This time you’ll see that OfS has supplied sector level performance for franchised in provision too – and in each of the three cases the overall sector performance is hovering dangerously close to the allowable threshold level of performance.

And that means that while some providers are above that threshold, some are below it. Again, filtering out the FEC and specialists, those below are:

Contracted in FT, FD, UG 
Threshold 80%
Sector 80.2%
Contracted in FT, FD, UG 
Threshold 60%
Brit College38.2%
Mont Rose College 50.1%
Regent’s University 51.6%
Contracted in FT, FD, UG 
Threshold 75%
Sector 78.6%
Global Banking School59.7%
RTC Education 66.7%
Brit College LTD69.3%

[Full screen]

Again, this is data applicants almost never see in this form, and we don’t know if any regulatory boots have been near these providers’ ground.

There is an interesting problem in the above figures, by the way. OfS splits out the data for students subcontracted-to providers on the register and a “sector” total, and you might have assumed that said sector total is… the total of those providers.

But in the “sector performance” figure above, students franchised out to providers not on the register are included. So when we say “here are the private providers performing below the threshold”, we can’t include unregistered ones – because while OfS has the data, and includes it in the franchising from figures, it doesn’t publish it in the franchised to numbers.

This all means, by the way, that a regulatory system designed to only allow access to the loan book that has two categories (approved and “fee cap”) can be entirely bypassed by a private provider as long as it can find a university willing to franchise some provision to it.

It also means that a provider in the “approved” category can in fact run programmes charging the upper fee limit of £9,250 as long as a university cab be found to take responsibility for its outcomes.

More means worse?

Next, we can see things from the point of view of the franchising providers. This is interesting because it might be that provision franchised out has worse outcomes than that delivered directly – something applicants are rarely told.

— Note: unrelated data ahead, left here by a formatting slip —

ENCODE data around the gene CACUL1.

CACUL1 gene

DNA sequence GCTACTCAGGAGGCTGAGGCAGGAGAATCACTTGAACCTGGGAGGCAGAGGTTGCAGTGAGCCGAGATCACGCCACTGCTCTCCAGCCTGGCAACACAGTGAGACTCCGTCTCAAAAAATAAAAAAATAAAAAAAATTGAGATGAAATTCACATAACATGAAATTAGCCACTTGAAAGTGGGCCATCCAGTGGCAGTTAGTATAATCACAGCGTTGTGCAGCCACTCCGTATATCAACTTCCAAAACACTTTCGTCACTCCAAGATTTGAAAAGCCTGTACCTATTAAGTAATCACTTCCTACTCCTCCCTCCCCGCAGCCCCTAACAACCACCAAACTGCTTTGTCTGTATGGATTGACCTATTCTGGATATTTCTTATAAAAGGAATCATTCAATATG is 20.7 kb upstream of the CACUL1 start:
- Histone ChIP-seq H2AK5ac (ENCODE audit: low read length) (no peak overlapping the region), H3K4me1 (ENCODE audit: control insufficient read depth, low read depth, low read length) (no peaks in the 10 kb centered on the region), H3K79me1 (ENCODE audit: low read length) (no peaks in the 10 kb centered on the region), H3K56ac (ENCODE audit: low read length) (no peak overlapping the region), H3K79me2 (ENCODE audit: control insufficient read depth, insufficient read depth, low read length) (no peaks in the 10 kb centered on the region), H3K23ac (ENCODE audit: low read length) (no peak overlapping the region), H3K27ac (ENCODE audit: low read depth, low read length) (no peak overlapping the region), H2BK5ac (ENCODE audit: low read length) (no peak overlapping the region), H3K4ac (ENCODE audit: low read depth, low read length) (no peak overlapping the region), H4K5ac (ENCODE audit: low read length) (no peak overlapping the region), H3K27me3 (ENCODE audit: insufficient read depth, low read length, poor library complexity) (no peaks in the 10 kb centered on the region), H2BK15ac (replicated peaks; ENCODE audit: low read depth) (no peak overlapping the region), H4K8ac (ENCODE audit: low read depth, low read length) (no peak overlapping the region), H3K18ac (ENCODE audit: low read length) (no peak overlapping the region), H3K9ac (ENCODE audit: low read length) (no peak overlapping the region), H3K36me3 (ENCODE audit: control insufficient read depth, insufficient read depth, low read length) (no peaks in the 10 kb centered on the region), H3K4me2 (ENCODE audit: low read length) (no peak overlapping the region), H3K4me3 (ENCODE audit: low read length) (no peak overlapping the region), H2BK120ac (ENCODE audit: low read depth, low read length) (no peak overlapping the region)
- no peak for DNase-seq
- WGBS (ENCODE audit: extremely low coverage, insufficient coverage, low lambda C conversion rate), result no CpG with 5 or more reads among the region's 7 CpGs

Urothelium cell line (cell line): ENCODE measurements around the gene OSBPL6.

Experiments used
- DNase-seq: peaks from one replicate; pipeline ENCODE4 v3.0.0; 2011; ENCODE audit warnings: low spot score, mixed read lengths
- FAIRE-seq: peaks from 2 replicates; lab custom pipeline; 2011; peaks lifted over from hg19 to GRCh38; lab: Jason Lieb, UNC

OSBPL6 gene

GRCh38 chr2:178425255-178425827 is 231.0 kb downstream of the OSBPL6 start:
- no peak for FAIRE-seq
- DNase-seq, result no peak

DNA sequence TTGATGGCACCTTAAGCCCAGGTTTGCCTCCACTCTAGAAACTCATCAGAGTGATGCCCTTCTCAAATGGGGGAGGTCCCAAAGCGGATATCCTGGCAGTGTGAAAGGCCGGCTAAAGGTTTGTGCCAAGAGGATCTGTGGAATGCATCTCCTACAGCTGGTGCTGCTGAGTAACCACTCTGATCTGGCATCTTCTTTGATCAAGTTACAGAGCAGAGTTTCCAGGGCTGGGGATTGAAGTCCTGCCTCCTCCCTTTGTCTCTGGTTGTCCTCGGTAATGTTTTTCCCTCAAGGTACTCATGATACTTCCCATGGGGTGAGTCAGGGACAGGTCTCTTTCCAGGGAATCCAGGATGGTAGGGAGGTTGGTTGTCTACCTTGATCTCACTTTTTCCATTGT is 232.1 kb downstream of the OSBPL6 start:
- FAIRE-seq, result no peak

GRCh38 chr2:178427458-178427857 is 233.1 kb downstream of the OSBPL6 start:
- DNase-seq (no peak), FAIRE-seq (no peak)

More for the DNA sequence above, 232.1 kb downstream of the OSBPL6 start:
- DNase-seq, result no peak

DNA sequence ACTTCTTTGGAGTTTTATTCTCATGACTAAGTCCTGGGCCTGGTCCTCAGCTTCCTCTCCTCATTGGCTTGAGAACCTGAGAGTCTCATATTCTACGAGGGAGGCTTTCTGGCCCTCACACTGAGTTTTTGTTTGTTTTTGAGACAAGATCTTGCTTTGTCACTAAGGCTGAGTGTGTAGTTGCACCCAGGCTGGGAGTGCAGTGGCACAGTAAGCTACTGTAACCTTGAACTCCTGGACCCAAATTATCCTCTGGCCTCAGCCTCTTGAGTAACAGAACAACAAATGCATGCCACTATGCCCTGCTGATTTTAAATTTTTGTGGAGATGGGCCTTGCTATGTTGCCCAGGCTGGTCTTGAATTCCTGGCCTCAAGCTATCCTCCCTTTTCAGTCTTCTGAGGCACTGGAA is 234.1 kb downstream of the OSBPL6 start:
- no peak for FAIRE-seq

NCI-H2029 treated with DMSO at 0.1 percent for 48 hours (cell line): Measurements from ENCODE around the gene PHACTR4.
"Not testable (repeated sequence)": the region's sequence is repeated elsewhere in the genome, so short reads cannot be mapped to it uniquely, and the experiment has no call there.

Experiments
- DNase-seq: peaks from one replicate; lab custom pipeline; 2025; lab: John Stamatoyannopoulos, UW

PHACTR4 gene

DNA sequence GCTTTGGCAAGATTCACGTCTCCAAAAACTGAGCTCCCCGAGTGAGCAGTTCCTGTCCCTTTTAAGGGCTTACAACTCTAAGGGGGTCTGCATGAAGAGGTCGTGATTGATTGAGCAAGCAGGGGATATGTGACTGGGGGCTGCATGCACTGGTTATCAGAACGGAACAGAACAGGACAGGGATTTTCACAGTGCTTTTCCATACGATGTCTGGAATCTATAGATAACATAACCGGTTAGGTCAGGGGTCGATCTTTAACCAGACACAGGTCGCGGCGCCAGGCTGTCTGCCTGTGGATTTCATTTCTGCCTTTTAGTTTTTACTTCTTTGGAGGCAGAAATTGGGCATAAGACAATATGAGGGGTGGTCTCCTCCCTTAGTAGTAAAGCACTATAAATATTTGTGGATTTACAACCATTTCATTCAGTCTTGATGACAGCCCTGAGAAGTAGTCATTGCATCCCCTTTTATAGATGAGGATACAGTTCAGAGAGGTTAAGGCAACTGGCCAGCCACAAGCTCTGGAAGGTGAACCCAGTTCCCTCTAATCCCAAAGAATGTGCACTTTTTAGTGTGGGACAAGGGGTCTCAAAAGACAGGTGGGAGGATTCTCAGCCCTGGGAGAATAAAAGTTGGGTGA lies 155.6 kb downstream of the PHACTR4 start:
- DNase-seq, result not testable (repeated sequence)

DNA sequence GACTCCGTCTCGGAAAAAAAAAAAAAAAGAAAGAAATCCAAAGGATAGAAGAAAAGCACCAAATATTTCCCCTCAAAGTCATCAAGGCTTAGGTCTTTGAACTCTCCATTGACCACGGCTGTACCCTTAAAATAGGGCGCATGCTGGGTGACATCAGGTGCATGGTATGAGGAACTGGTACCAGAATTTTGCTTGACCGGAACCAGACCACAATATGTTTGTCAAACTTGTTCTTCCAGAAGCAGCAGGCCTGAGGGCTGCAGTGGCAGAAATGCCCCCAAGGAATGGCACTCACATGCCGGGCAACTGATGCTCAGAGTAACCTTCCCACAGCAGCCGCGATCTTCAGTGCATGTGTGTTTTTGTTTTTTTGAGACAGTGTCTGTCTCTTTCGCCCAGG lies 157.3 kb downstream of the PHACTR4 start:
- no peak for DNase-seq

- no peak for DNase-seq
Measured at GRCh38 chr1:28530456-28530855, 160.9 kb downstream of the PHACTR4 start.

Much of this may be franchised to FECs and specialists as well as generalist private providers, but below threshold we have:

Contracted out FT, FD, UG  
Threshold 80%
Subbed outTaught
WRITTLE 71.1%87.9%
UCLAN 72.3%86.7%
Contracted out FT, FD, UG  
Threshold 75%
Subbed outTaught
LONDON MET 58.2%75.6%
Contracted out FT, FD, UG  
Threshold 60%
Subbed outTaught

[Full screen] (or as an alternative view)

Of course the percentages hide that the populations in each case can be quite small. But there’s no escaping that nationally there’s a circa 10 percentage point gap on all three measures between taught directly and subcontracted out:

Sector: FT, FD, UG  
TaughtFranchised out

Some would argue that the WP-focussed nature of the recruitment in much of this activity will necessarily deliver worse outcomes but still a strong value-added. Others might retort that the idea of WP is the mixing of those from different backgrounds – not the posh kids at the campus university and the poor kids in an office block on the outskirts of London or Birmingham.

For universities grappling with the freeze to the unit of resource, rising costs, and unpredictable student demand, franchising provision through private partners can present itself as financial good sense – with a bonus for boosting access as well.

But arguably, a university topping up both its access figures and budgets through this kind of work, only for the evaluation outcomes to be worse, misleads applicants. As Emma Bubola notes in the NYT:

Many of the partnerships are new, and it is difficult to determine whether they help students land higher-paying jobs after graduation. The data, in general, is murky.

And so, as Bubola points out, that means for providers like the Oxford Business College, applicants can’t actually see the real performance for the provider they’re enrolling into:

Regulators do not conduct checks on partnership deals, and academic data is not broken out by franchise agreements, making it hard to tell how students perform. No public data exists on how many students each partnership has or who the partners are. The Office for Students said on Thursday that it was working to improve partnership data to help improve regulation.

Discover the data

Meanwhile, Discover Uni, provided by the Office for Students on behalf of the whole of the UK using the Unistats dataset, is a real mess when it comes to new, franchised, validated, satellite campuses, or small courses.

Sometimes Discover Uni aggregates out by saying things like “data displayed is from students on other courses in business and management”, but doesn’t say whether it means other courses in business and management at that franchised to provider, or in the university doing the franchising from.

And despite CMA guidance making clear that students should get information on who they are contracting with, pages like this – on the “official source” of course information run by the regulator – don’t mention the franchising university at all.

These problems with presentation and the way in which they aggregate back to bigger data sets (see the bottom of this page for an explanation) have the effect of often sending signals with unwarranted clarity to a prospective student – about the sort of satisfaction or outcomes they might reasonably expect if they enrol there, for that.